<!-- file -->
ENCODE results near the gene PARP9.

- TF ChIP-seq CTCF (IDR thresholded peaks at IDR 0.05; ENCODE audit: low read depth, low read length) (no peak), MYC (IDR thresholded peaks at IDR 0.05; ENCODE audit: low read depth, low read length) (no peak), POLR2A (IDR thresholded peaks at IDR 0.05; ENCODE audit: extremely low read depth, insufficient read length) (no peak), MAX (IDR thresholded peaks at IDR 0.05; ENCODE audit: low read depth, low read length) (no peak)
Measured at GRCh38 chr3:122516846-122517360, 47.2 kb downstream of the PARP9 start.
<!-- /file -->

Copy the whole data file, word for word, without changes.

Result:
ENCODE results near the gene PARP9.

- TF ChIP-seq CTCF (IDR thresholded peaks at IDR 0.05; ENCODE audit: low read depth, low read length) (no peak), MYC (IDR thresholded peaks at IDR 0.05; ENCODE audit: low read depth, low read length) (no peak), POLR2A (IDR thresholded peaks at IDR 0.05; ENCODE audit: extremely low read depth, insufficient read length) (no peak), MAX (IDR thresholded peaks at IDR 0.05; ENCODE audit: low read depth, low read length) (no peak)
Measured at GRCh38 chr3:122516846-122517360, 47.2 kb downstream of the PARP9 start.